I held her hand as blood spewed from her mouth, a large bump forming on her head and several lacerations on her arms and legs. I placed my other hand in her silky chestnut-colored hair, becoming covered in her blood as I noticed her head was soft in the back. I checked her pulse, my heart pounding as her own heartbeat slowed down.
“Kath, stay with me,” I begged. A paramedic came from behind me and asked me to move, but I couldn’t. My tears fell on her face as I held her. I heard her mumbling, keeping my finger on her pulse, begging it to continue moving.
“Ma’am, step away” the paramedic said behind me again. And just like that, she was gone. I looked down at my blood-soaked hands, and then up at blue skies. I could still hear the Take America Back crowd chanting in full swing on Vine. I collapsed on the ground, waking up the next day in a hospital. The news that Kathleen died had gotten out that next morning.
“One dead, 18 injured in White Supremacist Car Crash” had headlined international news the first day after the march. The day after, it became, “Woman Dead Fighting For Peace and Love.” The day after, the headline became “Kathleen Peters: Heroine Of Old World”.
The day after it became “Kathleen Peters Believed in Racial Equality for All”. News reporters from all over the country were now in our small town. Protests against white supremacy went on every day. Four days later, Kath’s funeral was out the door of the Episcopal Church, reporters and cameras everywhere. Then, silence. No more chanting. No more marching. No more vigils. Two days after the demonstrations ended, my former colleague Lawrence was dead, my friend telling me that the police reported he killed himself in jail. The days moved even faster.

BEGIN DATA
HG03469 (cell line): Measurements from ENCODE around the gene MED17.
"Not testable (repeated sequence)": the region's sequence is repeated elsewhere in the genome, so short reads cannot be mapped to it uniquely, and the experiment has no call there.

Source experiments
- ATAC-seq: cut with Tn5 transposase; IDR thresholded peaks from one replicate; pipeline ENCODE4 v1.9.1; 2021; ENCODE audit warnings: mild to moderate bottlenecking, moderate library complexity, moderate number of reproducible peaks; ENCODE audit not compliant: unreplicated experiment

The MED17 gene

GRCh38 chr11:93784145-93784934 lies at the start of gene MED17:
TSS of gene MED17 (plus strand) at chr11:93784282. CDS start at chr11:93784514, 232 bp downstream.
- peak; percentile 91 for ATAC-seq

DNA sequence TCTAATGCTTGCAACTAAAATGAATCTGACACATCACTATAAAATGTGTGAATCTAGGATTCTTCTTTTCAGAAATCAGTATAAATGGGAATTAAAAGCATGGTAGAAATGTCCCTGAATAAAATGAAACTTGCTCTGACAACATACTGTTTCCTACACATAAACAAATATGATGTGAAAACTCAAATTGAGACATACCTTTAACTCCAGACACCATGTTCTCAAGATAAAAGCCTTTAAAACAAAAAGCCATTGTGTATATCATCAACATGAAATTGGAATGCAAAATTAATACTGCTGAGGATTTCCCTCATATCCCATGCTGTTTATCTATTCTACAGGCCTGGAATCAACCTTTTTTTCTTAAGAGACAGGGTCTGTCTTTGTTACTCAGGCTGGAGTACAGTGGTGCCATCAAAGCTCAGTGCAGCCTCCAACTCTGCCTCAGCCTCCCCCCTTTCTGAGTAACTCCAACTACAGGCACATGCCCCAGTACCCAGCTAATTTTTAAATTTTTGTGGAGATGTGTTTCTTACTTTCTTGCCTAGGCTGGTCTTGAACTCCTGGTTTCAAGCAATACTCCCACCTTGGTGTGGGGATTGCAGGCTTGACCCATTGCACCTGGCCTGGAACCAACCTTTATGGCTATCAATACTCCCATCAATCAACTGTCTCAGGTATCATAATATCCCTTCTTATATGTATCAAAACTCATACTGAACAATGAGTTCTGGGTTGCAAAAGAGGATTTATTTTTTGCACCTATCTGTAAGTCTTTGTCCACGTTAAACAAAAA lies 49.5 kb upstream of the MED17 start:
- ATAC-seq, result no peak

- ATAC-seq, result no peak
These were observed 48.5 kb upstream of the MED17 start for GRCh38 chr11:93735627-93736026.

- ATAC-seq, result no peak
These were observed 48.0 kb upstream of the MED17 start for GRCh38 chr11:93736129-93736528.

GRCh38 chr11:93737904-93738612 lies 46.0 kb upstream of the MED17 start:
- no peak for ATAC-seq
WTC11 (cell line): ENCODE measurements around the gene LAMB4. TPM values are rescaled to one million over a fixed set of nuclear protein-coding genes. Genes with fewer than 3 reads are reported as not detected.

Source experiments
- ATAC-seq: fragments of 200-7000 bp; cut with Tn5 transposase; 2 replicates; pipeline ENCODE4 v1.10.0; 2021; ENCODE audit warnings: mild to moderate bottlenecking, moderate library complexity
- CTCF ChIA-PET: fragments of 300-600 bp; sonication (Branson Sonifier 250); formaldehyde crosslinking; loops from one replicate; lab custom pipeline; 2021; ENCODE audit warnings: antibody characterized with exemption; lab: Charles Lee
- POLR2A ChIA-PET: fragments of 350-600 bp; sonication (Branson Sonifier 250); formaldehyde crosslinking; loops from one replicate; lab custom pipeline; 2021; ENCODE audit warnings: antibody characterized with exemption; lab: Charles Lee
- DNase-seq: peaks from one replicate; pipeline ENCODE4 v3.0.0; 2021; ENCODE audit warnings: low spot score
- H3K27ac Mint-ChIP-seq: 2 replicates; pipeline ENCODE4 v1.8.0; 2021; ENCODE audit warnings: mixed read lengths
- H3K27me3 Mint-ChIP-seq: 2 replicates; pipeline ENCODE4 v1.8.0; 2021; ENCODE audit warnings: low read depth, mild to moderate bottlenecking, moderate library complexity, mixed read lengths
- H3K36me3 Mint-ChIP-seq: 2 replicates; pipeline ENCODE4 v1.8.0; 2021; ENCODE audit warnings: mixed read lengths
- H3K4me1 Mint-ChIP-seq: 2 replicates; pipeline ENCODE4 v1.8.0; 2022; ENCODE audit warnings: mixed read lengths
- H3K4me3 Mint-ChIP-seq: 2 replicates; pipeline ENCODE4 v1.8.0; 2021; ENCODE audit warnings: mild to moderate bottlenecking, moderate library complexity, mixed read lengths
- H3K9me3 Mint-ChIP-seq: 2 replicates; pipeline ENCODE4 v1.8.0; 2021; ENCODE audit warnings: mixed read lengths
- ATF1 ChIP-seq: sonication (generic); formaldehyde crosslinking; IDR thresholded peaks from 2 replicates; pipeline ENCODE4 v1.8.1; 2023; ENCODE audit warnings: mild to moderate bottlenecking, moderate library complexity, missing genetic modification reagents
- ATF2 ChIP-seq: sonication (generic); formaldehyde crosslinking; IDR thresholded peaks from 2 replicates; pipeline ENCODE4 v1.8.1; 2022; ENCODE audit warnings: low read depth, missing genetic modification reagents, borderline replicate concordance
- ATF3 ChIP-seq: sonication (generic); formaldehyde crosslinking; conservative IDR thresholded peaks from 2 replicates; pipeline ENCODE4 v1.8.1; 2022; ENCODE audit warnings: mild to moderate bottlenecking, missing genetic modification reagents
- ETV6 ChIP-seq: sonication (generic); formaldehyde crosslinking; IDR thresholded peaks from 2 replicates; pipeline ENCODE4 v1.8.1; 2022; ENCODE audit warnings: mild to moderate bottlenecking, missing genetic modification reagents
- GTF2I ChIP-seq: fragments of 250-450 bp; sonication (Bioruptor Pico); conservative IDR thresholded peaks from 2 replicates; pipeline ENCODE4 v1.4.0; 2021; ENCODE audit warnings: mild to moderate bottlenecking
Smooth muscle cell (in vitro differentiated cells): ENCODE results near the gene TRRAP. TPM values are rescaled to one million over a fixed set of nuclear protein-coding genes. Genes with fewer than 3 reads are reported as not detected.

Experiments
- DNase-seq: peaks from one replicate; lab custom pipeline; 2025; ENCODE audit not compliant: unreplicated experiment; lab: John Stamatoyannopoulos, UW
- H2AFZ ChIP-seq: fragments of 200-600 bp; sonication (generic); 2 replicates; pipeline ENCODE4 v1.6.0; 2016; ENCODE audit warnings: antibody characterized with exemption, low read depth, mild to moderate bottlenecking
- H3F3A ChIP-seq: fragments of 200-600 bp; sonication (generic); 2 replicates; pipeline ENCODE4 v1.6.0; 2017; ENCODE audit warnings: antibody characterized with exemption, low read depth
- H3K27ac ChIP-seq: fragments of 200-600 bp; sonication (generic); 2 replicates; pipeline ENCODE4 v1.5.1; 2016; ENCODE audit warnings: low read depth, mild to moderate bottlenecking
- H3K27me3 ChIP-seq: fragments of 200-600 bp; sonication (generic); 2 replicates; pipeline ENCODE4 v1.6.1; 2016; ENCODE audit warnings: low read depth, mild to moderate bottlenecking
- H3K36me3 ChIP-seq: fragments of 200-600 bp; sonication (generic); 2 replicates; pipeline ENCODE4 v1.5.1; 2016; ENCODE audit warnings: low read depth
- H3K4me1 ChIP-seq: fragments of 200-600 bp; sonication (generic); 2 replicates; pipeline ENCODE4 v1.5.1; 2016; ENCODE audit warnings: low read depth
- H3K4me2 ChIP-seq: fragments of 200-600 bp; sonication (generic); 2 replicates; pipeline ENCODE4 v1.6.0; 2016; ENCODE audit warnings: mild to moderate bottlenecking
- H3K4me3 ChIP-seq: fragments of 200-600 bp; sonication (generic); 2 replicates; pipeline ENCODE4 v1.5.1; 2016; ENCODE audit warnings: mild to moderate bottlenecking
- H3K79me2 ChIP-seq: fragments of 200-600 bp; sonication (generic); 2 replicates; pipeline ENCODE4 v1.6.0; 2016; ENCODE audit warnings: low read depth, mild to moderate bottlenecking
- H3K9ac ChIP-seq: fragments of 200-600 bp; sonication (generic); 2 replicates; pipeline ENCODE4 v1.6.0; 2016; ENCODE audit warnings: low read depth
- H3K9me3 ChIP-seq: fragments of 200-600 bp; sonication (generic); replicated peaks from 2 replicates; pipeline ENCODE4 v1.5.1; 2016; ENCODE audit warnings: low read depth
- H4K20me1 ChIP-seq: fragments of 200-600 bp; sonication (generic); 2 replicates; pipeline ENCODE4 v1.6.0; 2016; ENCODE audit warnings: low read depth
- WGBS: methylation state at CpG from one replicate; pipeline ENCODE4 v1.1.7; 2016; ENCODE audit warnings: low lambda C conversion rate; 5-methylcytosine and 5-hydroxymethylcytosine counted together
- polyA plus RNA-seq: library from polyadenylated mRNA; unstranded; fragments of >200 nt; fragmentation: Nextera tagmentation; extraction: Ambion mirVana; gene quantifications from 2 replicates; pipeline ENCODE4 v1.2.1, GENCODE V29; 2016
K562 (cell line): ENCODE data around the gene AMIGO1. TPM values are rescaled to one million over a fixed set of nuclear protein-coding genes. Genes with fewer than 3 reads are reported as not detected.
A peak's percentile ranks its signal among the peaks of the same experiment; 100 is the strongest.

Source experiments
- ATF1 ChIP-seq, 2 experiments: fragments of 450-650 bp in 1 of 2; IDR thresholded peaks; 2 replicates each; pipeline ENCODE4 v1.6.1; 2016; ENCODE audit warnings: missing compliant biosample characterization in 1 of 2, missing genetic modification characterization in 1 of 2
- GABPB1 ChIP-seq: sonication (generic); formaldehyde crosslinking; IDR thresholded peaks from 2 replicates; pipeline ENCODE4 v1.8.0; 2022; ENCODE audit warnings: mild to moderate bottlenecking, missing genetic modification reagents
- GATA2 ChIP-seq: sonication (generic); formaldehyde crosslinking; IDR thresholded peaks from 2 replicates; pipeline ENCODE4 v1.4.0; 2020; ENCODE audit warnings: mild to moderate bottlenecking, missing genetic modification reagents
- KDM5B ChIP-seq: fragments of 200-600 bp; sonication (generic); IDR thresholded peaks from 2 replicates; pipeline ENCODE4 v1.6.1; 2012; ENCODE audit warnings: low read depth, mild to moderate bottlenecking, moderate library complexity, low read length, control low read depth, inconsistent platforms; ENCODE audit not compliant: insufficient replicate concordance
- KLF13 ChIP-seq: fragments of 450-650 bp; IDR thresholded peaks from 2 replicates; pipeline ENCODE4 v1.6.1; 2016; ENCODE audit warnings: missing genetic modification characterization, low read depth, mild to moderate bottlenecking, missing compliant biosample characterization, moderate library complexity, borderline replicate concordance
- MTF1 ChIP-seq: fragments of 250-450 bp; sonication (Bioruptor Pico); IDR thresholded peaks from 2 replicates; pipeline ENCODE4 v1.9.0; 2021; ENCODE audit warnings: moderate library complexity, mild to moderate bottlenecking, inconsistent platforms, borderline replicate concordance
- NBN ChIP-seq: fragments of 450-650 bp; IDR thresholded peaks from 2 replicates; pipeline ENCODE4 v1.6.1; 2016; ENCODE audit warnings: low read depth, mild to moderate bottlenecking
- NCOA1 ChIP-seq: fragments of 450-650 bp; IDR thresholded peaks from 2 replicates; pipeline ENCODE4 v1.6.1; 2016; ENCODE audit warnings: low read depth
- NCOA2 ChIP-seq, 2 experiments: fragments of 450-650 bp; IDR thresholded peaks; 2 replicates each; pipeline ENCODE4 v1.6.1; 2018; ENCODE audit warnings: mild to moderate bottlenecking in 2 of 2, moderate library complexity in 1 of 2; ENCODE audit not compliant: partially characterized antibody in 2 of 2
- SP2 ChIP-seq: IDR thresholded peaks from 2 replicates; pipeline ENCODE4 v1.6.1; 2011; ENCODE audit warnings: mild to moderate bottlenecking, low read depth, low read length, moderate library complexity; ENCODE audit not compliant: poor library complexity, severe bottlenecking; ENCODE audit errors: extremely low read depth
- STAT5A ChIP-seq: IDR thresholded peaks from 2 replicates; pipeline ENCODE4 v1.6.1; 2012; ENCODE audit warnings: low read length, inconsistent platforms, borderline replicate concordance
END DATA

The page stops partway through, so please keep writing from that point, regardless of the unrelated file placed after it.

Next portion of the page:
It was the day of the next townhall meeting. It felt like a different space, it felt surreal. I watched from the back as throngs of people entered the auditorium across from the courthouse as security watched.
“The City Council has decided to withhold plans to take down Robert E. Lee’s statue until after we finish investigating recent events” Mayor Galvin announced amongst other points on his deliverance.
Someone stood up.
“Really? The KKK and Neo-Nazis can come into our town and say whatever they want, and we get cast aside?”
People began to yell.
“Settle down,” the mayor said. “We must investigate this and have re-vote on the statue’s place in Old World. Anyway, let’s move on.”
Someone else stood up, this time a man in his fifties with stark white hair and glasses. “I have never seen something so disgusting happen in Old World for all the 40 years I’ve lived here,” he said. “I expect better from the people I’ve voted for to keep this town just and fair.”
I watched everyone stand up around me, cheering, chanting “We Will Not Be Silenced”. The auditorium was filled to the brim now, more people standing in the back as the space filled up.
Someone took a microphone out their purse and began to pass it around, multiple people voicing their concerns. I had been at every single meeting since one of the first phone recorded shootings of a black man by a police officer years ago, and hadn’t seen anything like it. I saw almost no one who looked like me. These had been people who prided themselves on staying “objective,” on staying silent and “rational” when issues between whites and blacks came up in the town. These people had not “condoned” the Confederacy yet had prided themselves on acknowledging value in it. Something had changed.